Herbert Hoover’s Good Will Tour – by Battleship

President-Elect Herbert Hoover with Ambassador Henry P. Fletcher formally welcomed aboard USS Maryland, November 19, 1928.

When Herbert Hoover was elected President in 1928, long-distance air travel was still in the future – Franklin Roosevelt would become the first President to travel internationally by air.  Hoover left the continental U.S. twice – first, as President-Elect in 1928, he traveled to Latin America on a “Good Will Tour,” then in 1931 he visited Puerto Rico and the U.S. Virgin Islands.  In both cases, he traveled by battleship.

Hoover’s trip to Latin America actually involved two battleships.  The first leg, southbound from California along the west coast of Central and South America, was aboard USS Maryland.  His return trip, from Montevideo, Uruguay via Rio de Janeiro to Norfolk, Virginia, was aboard USS Utah.

A battleship would seem like a poor choice for a “Good Will Tour” – big guns hardly seem friendly – and it was not Hoover’s first choice.  When Hoover proposed the trip to President Coolidge, Hoover indicated his preference would have been the troop transport USS Henderson, but she was too slow for such a long trip, and was also in need of an overhaul.  (Incidentally, Henderson was the ship that carried President Warren Harding and Secretary of Commerce Hoover to Alaska in 1923.)  In consultation with Admiral Thomas Washington, the commandant of the Navy base in San Francisco, it was determined that Hoover’s party, plus a sizeable press contingent, was too large for a cruiser, and a battleship was deemed necessary.  With Coolidge’s encouragement, Hoover chose USS Maryland for the Pacific leg of his trip.

USS Maryland preparing for the Good Will Tour, 1928.

Completed in 1921, USS Maryland was one of the newest and largest battleships in the fleet.  Maryland represented the zenith of the “standard type” U.S. battleship, that is, battleships built between 1916 and 1923.  These twelve ships had compatible speeds, turning circles, and guns, allowing them to form a squadron that could operate effectively as a unit.  Maryland and her two sisters (USS Colorado and USS West Virginia) were armed with eight 16″ guns in four twin turrets, the largest guns in the fleet.  Maryland was 624 feet long and displaced 33,000 tons;  her top speed was 21 knots, though cruising speed for the Good Will Tour was 10 to 15 knots.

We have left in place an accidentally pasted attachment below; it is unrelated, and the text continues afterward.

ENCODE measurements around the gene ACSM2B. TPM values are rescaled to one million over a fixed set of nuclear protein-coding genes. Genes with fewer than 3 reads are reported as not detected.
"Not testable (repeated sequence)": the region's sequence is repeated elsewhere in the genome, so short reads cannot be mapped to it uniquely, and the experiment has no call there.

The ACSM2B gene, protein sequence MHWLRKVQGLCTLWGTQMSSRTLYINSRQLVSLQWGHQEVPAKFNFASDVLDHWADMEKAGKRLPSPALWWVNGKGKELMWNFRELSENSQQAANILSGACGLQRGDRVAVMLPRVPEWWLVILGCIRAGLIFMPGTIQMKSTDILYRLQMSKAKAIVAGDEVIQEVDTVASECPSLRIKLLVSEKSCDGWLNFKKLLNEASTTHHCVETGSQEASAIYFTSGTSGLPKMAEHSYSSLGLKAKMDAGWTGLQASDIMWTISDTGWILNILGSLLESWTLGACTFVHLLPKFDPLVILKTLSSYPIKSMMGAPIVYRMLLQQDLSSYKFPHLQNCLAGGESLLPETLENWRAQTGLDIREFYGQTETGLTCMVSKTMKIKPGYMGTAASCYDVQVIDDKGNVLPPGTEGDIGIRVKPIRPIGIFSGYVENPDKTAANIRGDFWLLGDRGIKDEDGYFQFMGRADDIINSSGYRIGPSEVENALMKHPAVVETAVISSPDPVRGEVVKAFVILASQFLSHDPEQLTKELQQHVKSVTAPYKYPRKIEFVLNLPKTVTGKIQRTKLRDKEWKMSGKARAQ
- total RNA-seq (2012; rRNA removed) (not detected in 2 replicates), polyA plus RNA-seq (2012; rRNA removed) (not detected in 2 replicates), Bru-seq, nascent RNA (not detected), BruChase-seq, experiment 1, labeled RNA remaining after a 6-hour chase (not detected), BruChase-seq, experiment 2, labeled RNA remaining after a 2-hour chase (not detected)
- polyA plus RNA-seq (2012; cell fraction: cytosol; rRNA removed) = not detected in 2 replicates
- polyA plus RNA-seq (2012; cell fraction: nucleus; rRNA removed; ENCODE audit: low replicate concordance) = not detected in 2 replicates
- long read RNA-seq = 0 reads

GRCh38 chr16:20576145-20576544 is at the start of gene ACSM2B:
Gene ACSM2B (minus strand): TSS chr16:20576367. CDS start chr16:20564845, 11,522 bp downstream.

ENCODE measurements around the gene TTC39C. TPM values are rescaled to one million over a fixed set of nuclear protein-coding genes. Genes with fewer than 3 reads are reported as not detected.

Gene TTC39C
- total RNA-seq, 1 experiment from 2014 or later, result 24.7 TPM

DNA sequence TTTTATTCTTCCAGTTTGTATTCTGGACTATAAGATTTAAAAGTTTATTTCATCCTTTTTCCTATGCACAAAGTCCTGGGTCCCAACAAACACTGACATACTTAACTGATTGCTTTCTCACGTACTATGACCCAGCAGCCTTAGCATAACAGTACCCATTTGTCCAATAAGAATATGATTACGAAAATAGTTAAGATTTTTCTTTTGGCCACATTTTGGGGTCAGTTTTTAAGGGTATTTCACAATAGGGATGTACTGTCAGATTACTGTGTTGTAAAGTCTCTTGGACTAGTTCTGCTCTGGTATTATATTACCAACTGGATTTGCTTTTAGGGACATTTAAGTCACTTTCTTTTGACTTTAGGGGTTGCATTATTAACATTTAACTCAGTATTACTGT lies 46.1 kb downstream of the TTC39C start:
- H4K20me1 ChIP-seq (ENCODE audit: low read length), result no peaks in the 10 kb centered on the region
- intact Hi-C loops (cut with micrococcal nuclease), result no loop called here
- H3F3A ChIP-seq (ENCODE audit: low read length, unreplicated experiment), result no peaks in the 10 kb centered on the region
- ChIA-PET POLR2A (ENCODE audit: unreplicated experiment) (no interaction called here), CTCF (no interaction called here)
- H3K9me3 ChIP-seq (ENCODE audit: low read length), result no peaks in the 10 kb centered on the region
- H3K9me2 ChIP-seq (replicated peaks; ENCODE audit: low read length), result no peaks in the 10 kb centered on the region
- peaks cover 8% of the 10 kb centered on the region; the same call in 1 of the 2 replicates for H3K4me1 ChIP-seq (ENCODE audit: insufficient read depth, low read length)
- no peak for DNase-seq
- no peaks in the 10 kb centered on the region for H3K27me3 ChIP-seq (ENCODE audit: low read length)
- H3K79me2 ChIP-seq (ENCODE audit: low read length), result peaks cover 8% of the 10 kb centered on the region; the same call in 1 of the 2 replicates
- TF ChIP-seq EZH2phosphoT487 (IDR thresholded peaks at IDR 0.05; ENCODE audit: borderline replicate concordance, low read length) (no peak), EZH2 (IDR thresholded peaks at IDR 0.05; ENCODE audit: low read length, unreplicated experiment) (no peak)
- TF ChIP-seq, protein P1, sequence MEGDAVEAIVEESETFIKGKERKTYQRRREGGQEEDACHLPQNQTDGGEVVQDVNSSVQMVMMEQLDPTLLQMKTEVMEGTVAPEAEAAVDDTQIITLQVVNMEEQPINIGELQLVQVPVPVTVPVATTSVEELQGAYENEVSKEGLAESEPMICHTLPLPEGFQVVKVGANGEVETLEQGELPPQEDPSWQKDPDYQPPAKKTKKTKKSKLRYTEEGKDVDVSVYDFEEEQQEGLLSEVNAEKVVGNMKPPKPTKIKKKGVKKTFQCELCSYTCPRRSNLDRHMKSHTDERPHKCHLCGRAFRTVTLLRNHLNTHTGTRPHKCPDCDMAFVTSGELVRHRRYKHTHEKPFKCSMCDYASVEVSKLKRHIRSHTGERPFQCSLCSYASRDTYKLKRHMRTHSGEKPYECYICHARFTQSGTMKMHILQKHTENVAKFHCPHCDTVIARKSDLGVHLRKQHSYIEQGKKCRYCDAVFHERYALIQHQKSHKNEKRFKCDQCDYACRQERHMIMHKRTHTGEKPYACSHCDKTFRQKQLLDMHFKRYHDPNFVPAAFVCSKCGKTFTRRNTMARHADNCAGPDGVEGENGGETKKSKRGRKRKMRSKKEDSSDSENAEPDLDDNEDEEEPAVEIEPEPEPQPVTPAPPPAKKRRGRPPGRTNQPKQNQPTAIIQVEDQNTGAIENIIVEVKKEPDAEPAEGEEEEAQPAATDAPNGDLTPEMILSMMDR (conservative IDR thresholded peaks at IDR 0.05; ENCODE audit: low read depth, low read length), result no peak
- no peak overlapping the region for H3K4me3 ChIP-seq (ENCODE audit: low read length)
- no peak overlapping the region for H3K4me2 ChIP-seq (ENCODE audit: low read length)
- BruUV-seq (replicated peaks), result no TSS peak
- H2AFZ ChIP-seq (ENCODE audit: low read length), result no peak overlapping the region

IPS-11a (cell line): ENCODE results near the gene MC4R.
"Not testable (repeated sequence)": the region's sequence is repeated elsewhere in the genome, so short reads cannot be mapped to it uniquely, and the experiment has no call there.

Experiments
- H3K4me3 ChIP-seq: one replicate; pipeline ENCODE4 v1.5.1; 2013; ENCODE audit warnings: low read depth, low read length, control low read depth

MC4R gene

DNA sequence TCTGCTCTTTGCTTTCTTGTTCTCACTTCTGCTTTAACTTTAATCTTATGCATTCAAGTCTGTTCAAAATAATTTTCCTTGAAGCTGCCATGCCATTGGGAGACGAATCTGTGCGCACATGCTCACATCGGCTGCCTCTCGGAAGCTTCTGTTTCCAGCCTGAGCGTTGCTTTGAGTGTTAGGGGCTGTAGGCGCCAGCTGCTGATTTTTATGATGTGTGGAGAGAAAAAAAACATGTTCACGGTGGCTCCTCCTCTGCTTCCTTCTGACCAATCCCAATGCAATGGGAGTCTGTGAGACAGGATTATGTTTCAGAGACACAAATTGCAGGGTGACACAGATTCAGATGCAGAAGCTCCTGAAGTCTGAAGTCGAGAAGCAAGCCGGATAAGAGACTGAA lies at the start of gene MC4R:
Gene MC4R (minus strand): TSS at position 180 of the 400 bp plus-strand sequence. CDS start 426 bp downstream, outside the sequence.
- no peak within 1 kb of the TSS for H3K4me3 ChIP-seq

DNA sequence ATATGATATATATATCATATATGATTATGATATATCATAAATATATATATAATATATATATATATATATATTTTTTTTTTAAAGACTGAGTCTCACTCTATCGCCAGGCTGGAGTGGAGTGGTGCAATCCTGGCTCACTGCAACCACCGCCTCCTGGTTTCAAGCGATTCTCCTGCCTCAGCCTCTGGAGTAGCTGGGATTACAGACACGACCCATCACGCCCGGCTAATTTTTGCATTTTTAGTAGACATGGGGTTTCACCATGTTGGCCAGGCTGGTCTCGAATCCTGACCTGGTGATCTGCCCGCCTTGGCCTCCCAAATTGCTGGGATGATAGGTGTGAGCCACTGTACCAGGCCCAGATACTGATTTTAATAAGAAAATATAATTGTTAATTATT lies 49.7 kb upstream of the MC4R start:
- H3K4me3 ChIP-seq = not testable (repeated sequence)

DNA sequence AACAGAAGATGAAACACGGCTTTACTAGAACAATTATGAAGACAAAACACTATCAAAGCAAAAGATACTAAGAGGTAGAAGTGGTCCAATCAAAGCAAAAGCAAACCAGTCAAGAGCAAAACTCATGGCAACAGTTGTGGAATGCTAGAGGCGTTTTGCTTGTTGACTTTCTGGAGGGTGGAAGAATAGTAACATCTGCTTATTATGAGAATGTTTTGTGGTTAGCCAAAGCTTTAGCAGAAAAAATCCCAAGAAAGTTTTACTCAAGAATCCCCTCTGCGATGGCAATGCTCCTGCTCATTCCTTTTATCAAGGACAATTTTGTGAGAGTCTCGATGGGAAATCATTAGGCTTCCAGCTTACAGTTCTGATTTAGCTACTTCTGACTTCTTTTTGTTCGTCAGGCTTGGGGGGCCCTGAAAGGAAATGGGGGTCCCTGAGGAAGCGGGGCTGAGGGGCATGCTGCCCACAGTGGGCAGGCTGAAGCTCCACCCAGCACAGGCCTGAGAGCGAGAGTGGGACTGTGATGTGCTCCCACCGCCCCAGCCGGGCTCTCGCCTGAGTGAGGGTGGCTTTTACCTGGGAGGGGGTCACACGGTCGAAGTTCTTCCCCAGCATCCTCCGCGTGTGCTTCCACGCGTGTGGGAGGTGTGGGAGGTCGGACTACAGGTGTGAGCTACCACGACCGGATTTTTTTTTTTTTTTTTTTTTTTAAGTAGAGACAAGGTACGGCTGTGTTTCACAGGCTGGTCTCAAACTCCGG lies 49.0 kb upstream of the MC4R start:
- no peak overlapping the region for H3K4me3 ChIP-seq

Maryland left California on November 19, 1928, stopping for Hoover to visit Honduras, El Salvador, Nicaragua, Cost Rica, Ecuador, Peru, Bolivia and Chile.  Hoover disembarked from Maryland the final time at Valparaiso, Chile, where he and his party continued overland to Santiago, Buenos Aires, Argentina and Montevideo, Uruguay.

For the return journey, USS Utah was dispatched on November 21 from Hampton Roads to Montevideo, where she embarked Hoover’s party on December 18.  Utah transported the President-elect’s party to Rio de Janeiro, Brazil, then continued her homeward voyage, reaching Hampton Roads on January 6, 1929.

USS Utah, late 1920s after modernization.

USS Utah was, in 1928, the oldest operational battleship in the U.S. Navy, commissioned in 1911.  Utah was 510 feet long and displaced 23,000 tons;  she carried a main battery of ten 12″ guns in five twin turrets – an arrangement that had proved inefficient in practice.  Utah and her sister ship USS Florida were both modernized between 1925 and 1927, provided with new oil-fired boilers (to replace the original coal-fired models), improved torpedo protection and other modifications.  With her new boilers, Utah’s speed was comparable to Maryland.

Maryland and Utah each typically carried a crew of about 1000 officers and sailors, and both ships found it necessary to leave some junior officers at home in order to free up enough cabins for the 12 members of Hoover’s party, plus the 27 journalists and photographers in the press corps.  Accommodations aboard Utah were more cramped than on Maryland, due to her smaller size and the configuration of her armament.  Both Maryland and Utah were equipped to serve as flagships, that is, the each had extra cabins for an Admiral and his staff.  Neither ship had an Admiral on board for the Good Will Tour, so of course the President-Elect was assigned the Admiral’s Cabin.

The crews of both ships put forth every possible hospitality for their guests, and by every account the voyages were enjoyed by all of the civilians.  As Mrs. Hoover wrote afterwards to Captain Victor Kimberly of the USS Maryland, “none of us wanted to get back to the United States we all loved the sea so!  The friendliness and courtesy of the Maryland’s officers and crew we found expressed in the same pleasing fashion by the Utah’s personnel.”

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